If mobile-to-cloud sync is big in 2010, it's game over for Microsoft
Thursday, December 31, 2009
Sync will define connected tech products released or updated in 2010 and the few years that follow. Tech companies that get sync right will set the agenda for the delivery of content and services. Right now, Amazon, Apple and Google are sync leaders. Microsoft is a player but competing in the wrong game.
In a March 2008 blog post, I asserted that "synchronization is the natural killer application for the connected world." I also warned that "should Google get synchronization right before Microsoft, it would be game over. Google would be able to extend the relevancy of the Web platform back to the desktop on its terms -- think invading army -- and across many devices or services." It's game over now, and Microsoft has lent Google a helping hand in self-destruction.
Google gets Sync Right
In last week's post, "10 things Microsoft did wrong in 2010," I faulted the company for licensing ActiveSync to Google -- in February. Immediately, Google used ActiveSync for e-mail, calendar and contact synchronization from its cloud services to iPhone and Windows Mobile handsets. Google also used the technology to provide Exchange Server sync with Google Apps, so that businesses could use the hosted service instead of Outlook.
Sync is quickly defining Google's mobile handset and mobile cloud strategies. In using Android-based handsets, I've found Google push sync to be exceptionally fast and functional -- and extensible. For example, Facebook sync and notifications are a marvel on the T-Mobile MyTouch compared to Apple iPhone. Google is quickly rolling out real-time notifications and sync to all its services and providing in Android and Chrome means for developers to easily tap into these functionalities.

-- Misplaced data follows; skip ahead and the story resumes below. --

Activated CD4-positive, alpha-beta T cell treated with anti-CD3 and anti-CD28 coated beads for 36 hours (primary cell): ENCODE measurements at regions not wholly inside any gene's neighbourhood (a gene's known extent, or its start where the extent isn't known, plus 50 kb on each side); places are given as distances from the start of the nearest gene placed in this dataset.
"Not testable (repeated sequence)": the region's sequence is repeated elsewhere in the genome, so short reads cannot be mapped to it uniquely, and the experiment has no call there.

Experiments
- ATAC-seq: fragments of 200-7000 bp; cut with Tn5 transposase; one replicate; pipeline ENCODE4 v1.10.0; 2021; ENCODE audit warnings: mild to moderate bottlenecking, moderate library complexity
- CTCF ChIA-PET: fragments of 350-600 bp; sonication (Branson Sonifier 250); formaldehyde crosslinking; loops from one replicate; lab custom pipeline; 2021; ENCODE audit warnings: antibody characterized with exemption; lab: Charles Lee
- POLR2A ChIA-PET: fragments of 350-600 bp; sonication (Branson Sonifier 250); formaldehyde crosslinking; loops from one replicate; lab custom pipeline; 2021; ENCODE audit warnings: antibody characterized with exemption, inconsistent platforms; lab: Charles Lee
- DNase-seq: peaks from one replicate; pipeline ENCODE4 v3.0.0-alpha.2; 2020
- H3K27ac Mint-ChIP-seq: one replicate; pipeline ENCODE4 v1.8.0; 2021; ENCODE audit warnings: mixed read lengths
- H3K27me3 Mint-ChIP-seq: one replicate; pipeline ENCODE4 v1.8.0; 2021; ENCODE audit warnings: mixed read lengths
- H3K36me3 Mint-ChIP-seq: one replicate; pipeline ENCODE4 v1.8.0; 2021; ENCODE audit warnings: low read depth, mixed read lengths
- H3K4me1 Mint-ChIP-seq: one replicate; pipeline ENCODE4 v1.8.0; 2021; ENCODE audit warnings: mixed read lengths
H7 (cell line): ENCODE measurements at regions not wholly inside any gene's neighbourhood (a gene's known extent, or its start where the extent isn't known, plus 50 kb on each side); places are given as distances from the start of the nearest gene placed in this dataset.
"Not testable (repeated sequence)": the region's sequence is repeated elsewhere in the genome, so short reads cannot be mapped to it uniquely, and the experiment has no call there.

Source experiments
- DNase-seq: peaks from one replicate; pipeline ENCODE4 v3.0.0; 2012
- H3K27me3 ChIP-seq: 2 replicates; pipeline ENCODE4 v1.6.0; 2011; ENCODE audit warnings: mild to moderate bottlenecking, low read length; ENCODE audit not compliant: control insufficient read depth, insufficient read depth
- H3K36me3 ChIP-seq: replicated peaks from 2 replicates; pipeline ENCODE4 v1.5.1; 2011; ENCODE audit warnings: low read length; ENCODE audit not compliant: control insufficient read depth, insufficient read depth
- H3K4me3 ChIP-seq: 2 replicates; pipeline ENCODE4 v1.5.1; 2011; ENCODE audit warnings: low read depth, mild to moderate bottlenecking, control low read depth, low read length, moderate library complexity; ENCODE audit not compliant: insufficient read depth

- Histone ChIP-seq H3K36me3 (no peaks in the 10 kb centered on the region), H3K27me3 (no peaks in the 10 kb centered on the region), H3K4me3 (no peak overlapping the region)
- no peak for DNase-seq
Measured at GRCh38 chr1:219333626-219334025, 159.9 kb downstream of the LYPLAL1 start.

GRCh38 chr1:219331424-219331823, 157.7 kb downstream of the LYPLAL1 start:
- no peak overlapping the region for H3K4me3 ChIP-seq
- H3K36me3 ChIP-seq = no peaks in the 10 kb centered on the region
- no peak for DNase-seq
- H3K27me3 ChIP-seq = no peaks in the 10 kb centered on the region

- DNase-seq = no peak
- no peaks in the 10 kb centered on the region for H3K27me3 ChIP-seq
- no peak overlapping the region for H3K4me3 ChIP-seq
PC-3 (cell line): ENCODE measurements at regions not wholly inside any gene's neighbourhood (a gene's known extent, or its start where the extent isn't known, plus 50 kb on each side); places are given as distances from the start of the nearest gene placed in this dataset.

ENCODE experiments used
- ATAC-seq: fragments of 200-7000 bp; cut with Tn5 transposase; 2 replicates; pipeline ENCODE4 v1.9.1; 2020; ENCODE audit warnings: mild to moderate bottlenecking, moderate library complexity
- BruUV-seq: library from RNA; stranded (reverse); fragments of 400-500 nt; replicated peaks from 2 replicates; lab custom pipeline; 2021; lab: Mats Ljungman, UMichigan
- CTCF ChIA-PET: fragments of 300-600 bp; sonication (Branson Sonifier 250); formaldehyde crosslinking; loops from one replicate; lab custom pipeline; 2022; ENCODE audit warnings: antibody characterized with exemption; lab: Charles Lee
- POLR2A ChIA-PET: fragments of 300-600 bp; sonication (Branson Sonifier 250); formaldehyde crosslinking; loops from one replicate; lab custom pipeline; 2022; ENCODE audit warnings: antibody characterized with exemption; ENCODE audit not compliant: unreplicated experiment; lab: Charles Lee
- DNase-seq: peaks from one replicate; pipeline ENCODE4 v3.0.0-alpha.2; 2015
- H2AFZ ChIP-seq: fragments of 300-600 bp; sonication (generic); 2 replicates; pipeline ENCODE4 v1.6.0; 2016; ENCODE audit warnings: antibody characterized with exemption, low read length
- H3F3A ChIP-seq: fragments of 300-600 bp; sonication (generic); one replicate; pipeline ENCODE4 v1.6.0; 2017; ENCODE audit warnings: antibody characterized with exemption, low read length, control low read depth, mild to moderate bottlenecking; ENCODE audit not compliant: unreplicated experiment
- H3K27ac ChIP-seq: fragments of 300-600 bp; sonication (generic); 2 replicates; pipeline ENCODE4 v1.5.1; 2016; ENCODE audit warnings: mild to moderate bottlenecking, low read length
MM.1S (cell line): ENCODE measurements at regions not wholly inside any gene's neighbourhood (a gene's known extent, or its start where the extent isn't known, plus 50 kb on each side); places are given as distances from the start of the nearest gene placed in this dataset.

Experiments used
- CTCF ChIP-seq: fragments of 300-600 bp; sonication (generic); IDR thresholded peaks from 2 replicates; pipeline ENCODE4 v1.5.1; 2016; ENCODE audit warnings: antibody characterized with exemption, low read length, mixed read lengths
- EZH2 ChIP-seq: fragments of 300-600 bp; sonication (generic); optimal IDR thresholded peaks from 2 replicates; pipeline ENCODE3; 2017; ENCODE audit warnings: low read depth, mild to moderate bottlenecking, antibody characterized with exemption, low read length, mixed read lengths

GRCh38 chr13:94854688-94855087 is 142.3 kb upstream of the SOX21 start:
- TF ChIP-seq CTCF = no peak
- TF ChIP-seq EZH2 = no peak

It's not a question of if but when Google will use sync services in conjunction with mobile phone location services to provide better real-time search, such as sale prices at nearby stores or barcode scannable coupons. The pieces already are in place. Last month, my daughter forgot to bring a $20-off coupon to Sephora. But she had it in Gmail on her Android-based Motorola CLIQ. The store simply scanned the barcode from the phone screen. But what if she had been able to subscribe to an Android phone location-based Sephora service that sent a notification and barcode coupon when in proximity to the store? Sync is more than just about moving calendars, contacts and e-mail between mobile devices, clouds services and computers.
Sync is the elixir for ebooks, too. It's the magic behind Amazon's Whispernet and Whispersync services that delivers ebooks to iPhone, Kindle or PC -- and marks where the reading last stopped. Amazon and Google sync services share something fundamentally important in common: Device to cloud; no PC required. Barnes & Nobles' Nook ebook reader is the same, and it runs Google's Android.
Longhorn short on Sync
For Microsoft, the most natural place for sync is the operating system. During Professional Developers Conference 2003, Microsoft product managers touted a new synchronization layer coming with Windows Longhorn. But Microsoft dumped sync with many other features during 2004 and 2005. OS synchronization could have nipped the Google and cloud services problems in the bud. Sync should have been the feature pulling computational and informational relevance back to the PC operating system. Instead, sync will shift computational and informational relevance to mobile devices and cloud-based services.